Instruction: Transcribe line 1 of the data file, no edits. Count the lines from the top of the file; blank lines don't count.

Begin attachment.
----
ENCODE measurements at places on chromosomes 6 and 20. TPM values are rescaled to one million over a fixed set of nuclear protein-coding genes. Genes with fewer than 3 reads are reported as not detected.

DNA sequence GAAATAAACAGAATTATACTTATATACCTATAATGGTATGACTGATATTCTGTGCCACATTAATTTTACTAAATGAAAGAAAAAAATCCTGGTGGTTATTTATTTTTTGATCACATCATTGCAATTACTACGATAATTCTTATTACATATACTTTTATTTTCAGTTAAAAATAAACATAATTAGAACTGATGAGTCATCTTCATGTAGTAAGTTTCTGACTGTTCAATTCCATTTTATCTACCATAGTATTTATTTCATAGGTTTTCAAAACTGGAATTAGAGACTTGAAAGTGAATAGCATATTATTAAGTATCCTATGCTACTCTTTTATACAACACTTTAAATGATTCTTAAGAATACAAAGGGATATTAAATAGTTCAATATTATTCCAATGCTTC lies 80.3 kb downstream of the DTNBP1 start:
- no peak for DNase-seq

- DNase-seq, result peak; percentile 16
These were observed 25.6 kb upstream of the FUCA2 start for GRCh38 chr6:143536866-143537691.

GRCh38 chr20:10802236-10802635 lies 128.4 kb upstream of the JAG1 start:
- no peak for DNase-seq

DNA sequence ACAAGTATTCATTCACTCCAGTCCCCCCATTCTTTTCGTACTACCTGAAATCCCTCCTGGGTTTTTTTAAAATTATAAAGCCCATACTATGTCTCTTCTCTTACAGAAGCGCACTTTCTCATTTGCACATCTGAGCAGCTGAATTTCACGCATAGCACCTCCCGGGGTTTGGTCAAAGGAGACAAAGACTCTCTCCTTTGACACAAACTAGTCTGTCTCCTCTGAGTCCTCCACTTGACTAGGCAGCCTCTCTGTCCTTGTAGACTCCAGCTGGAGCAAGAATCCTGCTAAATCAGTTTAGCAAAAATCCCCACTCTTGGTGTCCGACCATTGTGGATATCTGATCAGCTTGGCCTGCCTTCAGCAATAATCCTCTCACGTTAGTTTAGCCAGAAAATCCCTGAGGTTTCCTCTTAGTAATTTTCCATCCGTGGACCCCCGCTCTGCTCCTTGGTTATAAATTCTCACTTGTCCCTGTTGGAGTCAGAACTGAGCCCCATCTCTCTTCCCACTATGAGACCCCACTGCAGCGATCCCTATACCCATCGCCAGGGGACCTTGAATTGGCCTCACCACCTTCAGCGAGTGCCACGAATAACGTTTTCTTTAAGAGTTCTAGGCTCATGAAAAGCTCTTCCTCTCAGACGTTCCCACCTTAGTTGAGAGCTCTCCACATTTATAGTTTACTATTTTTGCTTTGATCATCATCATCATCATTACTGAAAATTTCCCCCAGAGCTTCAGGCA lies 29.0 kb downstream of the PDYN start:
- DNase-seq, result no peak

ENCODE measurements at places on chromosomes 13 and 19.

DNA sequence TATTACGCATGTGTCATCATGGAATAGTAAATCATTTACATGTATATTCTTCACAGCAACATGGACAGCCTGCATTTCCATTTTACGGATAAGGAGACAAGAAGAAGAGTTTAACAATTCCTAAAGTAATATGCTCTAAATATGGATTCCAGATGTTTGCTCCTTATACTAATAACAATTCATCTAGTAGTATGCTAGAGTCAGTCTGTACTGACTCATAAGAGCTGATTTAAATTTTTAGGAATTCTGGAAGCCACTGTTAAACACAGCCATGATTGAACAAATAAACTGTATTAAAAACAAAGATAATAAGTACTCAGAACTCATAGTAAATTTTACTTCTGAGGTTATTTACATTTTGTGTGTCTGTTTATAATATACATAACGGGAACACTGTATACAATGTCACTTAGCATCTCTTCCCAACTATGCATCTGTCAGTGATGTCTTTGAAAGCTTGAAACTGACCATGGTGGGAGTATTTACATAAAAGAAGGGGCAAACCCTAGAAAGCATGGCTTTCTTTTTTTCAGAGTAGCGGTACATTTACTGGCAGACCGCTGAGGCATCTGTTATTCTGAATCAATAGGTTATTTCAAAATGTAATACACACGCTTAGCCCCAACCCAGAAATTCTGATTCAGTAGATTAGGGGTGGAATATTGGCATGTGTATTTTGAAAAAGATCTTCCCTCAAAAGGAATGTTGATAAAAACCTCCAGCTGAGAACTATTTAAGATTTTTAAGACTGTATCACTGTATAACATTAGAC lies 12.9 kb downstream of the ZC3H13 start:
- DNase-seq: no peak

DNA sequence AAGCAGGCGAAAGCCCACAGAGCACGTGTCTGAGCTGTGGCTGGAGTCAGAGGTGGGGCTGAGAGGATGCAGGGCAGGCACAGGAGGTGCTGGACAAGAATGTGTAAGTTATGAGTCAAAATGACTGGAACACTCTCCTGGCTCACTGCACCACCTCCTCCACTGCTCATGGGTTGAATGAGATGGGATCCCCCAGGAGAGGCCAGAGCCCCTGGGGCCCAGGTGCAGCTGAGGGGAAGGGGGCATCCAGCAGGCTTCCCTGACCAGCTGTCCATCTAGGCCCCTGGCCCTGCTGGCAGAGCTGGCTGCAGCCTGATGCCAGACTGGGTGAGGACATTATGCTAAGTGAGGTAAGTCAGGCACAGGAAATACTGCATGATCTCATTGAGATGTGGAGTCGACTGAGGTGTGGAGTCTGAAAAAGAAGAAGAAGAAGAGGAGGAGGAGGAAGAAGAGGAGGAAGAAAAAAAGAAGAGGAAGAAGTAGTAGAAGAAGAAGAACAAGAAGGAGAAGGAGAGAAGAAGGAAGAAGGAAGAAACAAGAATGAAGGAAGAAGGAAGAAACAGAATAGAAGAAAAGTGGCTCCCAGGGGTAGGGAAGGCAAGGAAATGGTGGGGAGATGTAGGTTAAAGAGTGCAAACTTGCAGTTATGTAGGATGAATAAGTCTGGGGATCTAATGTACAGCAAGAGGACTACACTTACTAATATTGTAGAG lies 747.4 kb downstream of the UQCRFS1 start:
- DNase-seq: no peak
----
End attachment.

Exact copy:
ENCODE measurements at places on chromosomes 6 and 20. TPM values are rescaled to one million over a fixed set of nuclear protein-coding genes. Genes with fewer than 3 reads are reported as not detected.